On the metrobus going back, my friend was groped. This is not uncommon in Istanbul. I shouted “Ayıp! Ayıp!” which is Turkish for “shame.” No one intervened. The groper pulled an innocent face and showed us that he was just taking a thumb tack out of his pocket. Right. Alongside posters condemning terrorism that are plastered all over public transportation, commuters can also stare at videos of adorable puppies and kittens. I believe the puppies and kittens are meant to discourage violence, but really, what is being done to discourage all the perverts from being perverts? Nothing.

When we got off the metrobus and started walking home, a man followed us. We screamed at him in Turkish and English. We crossed the road and when we came to some construction blocking our way and realized we’d have to cross again, that’s when my friend picked up rocks and handed me one of them. We finally made it home, shaken by the experience. Our texts letting each other know we’d arrived home safely were much more than just a courtesy. 

Now I can't sleep. Why is it still acceptable in some cultures for men to view women as property or prey? I’ll be watching the second presidential debate in the wake of Donald Trump’s latest lewd comments about women. He’s dismissed his own comments as “locker-room banter.” Americans who are just as deplorable as he is will accept this obscene bragging as water under the bridge. They’ll try to ignore the fact that this man sees women as either sex toys or objects of ridicule.

I’ll be comfortable physically in my own space while I watch the debate, but uncomfortable emotionally as I’m reminded again and again how abuse of women is such a big problem. All I can do is pretend that I’m living in a science fiction TV series and that my powers make me invincible. Oh, and vote. That's one super power I do have. 

Saturday, October 8, 2016

A Glimmer of Soleil

I was slow to perk up this morning, listening to Tom Waits’ somber ballads and soothing my headache with alternating cups of water and coffee. Earlier this week, I had an extraordinary encounter with a woman. Our conversation and the coincidence of our paths crossing left a lasting impression on me. I’d call our meeting magical, since this is the word I use to describe any transformative experience in my life. That day I had gone up the road to buy bananas and other ingredients to make myself a booster smoothie. She was also buying produce and I heard her speaking Turkish to the grocery store worker in an American accent. I first asked her if she was a teacher at the nearby high school and she answered no. I asked her a couple more questions before finally asking her if she was a tourist. I imbued this last question with a surprised tone, because I couldn’t imagine why at a time like this an American tourist would be in Istanbul, let alone Uskudar. She said she was a writer and asked if I would have a cup of coffee with her. I warned her that I was sick, but she wasn’t worried about catching anything from me. I realize now that I was far more susceptible to the opinions she shared with me over coffee than she was to my sickness.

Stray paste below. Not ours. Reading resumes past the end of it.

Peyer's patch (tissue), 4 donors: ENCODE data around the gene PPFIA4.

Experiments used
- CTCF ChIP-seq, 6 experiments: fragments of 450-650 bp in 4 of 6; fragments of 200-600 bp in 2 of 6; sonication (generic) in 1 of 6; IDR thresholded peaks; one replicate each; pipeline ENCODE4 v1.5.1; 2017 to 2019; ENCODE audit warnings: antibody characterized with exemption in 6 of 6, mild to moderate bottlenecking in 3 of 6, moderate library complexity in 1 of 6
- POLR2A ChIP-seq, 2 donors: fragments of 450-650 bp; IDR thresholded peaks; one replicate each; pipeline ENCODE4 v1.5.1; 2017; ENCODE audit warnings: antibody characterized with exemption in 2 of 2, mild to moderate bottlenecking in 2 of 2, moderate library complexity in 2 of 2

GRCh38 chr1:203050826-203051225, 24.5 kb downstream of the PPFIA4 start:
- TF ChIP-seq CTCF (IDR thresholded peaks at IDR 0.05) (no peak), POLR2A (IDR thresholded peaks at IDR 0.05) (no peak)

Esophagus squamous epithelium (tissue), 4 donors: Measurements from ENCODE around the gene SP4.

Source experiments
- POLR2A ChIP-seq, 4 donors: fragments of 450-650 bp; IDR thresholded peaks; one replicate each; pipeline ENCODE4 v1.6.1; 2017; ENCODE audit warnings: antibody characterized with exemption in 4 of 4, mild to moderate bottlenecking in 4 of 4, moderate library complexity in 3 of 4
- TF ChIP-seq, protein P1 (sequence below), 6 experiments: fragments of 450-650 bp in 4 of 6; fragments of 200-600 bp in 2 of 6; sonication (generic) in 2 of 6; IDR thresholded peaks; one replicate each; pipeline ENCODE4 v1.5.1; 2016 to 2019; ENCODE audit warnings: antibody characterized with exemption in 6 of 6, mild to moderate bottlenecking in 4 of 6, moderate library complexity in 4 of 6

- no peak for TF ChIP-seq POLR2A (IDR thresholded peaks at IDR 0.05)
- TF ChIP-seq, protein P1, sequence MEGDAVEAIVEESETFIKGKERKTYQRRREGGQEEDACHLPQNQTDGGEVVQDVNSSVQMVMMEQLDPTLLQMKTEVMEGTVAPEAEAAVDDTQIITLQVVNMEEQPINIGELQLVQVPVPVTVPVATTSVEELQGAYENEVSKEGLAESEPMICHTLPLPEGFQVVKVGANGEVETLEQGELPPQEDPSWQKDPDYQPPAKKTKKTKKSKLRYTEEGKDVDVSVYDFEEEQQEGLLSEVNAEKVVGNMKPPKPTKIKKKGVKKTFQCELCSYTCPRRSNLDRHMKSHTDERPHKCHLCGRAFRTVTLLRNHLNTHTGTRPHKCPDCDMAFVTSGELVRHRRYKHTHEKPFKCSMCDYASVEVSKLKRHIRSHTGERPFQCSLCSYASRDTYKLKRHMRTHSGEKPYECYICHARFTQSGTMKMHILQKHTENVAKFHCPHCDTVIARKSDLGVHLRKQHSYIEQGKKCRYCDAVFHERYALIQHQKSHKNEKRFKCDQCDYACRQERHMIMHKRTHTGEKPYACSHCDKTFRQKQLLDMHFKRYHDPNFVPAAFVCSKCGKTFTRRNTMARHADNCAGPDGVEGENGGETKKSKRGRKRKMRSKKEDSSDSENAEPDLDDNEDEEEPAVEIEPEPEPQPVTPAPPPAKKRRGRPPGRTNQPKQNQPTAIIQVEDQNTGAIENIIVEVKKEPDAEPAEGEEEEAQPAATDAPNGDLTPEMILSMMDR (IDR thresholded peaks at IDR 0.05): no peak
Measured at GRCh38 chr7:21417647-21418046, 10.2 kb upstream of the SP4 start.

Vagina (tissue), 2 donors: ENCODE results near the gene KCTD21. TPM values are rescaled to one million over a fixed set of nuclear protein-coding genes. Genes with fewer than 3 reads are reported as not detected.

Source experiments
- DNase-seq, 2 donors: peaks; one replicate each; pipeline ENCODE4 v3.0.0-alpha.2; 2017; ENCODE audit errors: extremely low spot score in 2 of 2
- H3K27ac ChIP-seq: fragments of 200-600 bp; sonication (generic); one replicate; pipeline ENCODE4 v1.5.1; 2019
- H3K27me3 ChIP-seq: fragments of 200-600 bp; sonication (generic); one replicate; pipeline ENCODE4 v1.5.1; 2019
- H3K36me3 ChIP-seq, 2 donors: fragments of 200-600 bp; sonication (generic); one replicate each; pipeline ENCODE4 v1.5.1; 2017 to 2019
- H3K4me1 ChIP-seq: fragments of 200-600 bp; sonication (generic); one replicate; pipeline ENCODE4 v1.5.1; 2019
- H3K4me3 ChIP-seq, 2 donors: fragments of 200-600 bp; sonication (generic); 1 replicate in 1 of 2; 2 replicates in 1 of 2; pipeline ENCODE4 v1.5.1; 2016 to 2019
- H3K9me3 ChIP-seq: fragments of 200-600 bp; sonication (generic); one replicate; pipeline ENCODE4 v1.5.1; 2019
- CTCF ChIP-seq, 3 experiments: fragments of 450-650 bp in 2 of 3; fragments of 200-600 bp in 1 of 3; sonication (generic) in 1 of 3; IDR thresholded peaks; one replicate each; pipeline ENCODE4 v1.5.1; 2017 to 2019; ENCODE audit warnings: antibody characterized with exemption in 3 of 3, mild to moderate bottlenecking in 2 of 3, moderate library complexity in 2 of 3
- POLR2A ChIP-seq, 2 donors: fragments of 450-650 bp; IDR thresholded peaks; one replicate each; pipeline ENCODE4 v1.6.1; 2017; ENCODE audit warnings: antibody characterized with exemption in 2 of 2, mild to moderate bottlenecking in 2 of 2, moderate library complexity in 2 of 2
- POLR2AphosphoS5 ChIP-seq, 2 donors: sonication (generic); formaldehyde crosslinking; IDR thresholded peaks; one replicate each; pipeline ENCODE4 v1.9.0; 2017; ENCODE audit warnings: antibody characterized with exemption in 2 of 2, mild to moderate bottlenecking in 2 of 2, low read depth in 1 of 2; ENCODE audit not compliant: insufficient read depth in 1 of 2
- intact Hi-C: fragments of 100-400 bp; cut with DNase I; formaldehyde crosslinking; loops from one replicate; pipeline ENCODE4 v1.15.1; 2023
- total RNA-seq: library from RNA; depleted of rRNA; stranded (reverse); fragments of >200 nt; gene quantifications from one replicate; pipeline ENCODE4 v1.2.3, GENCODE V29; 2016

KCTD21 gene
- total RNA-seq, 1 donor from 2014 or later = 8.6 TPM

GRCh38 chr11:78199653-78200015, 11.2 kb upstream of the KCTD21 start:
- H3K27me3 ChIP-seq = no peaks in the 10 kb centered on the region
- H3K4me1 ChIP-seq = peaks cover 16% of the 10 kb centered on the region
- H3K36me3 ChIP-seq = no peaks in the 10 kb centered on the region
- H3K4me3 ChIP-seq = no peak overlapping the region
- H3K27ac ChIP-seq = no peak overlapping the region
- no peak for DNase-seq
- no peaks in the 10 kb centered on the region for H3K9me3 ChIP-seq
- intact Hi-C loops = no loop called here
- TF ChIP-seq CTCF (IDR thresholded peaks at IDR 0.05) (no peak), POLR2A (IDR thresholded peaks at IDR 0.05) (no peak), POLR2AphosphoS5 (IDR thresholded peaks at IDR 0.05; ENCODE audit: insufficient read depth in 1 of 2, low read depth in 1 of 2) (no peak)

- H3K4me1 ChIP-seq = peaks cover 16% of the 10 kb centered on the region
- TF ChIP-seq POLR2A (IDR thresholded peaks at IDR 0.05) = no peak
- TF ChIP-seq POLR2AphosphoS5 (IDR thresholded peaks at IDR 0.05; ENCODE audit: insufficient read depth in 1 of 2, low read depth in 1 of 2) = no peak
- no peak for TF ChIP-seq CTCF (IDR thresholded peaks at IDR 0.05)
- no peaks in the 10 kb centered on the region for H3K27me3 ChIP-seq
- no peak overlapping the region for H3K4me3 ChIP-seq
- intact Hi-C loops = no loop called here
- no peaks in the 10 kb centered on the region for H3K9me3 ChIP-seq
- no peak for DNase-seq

Both writers, both Oregonians, both confused about the world, we sat in a modern semi-outdoor Turkish coffee shop, complete with shawls draped over each chair for ladies who feel chilly. Not wanting to make myself any sicker, I made a shawl cocoon for myself and ordered a latte. The café, after getting caught in the chaos of the summer’s failed coup, had long been boarded up and closed for repairs. It has just recently reopened and shows no battle scars, not even a scratch.

My fellow Oregonian told me she's been coming to Istanbul for her writing getaways for the past 20 years and has seen plenty of changes over time. She wanted to know all about my impressions of Istanbul. I said I’ll always remember the love I felt for Istanbul when I first visited in 2007, the excitement that ran through my veins, the joy of getting lost while wandering narrow, enchanting streets. But lately, there’s been a lull in my excitement. I don’t want to get lost anymore. The stares directed at me are more drawn out and are tinged with suspicion. Tensions are higher. More men are fighting in the street. Just last weekend in Karakoy, I saw a gang of hooligans roughing up a man riding a bicycle, for no apparent reason. Just for laughs, I guess. Tourism has dwindled because of terrorist attacks. Istiklal Caddessi, which once felt like the whole world’s meeting place, no longer feels international. My new friend gently urged me to leave Turkey. The fact that she’s a writer, and a scholar, who also happens to be from the sensible, politically and environmentally progressive state of Oregon, added some weight to her words.

Living in Istanbul is a bit like logrolling. I’m currently doing my lumberjack balancing act, waiting to see if I’ll fall off or if I make it successfully down the river. It’s been hard.

Today, I needed to get out of my rut of listening to Tom Waits sing on repeat “A Little Rain.” A little rain is nice, but I needed some sunshine. I went to my first Cirque du Soleil show with friends. The show was breathtaking. I love it when a sight is so mesmerizing that I can’t help but utter, “Wow,” or gasp at something truly impressive that I never knew was possible. I still feel that way when I walk along the Bosporus or the Sea of Marmara and remember that I live in one of the most beautiful cities in the world. The Cirque du Soleil was magical, just like meeting that woman earlier this week. I wish there was some way to make the magic endure, so I don’t experience another dip in enthusiasm. I really want to love living in Istanbul and I’m trying my best.